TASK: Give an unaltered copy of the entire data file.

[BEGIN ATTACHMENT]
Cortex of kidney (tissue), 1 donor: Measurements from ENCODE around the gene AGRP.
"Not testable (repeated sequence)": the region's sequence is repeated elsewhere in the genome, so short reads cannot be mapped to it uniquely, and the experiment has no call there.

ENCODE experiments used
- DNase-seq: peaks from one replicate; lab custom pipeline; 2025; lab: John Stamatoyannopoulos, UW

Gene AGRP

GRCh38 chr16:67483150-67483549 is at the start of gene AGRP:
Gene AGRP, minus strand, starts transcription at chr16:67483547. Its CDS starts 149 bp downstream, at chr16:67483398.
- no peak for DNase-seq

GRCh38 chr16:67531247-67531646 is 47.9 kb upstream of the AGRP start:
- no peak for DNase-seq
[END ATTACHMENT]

Cortex of kidney (tissue), 1 donor: Measurements from ENCODE around the gene AGRP.
"Not testable (repeated sequence)": the region's sequence is repeated elsewhere in the genome, so short reads cannot be mapped to it uniquely, and the experiment has no call there.

ENCODE experiments used
- DNase-seq: peaks from one replicate; lab custom pipeline; 2025; lab: John Stamatoyannopoulos, UW

Gene AGRP

GRCh38 chr16:67483150-67483549 is at the start of gene AGRP:
Gene AGRP, minus strand, starts transcription at chr16:67483547. Its CDS starts 149 bp downstream, at chr16:67483398.
- no peak for DNase-seq

GRCh38 chr16:67531247-67531646 is 47.9 kb upstream of the AGRP start:
- no peak for DNase-seq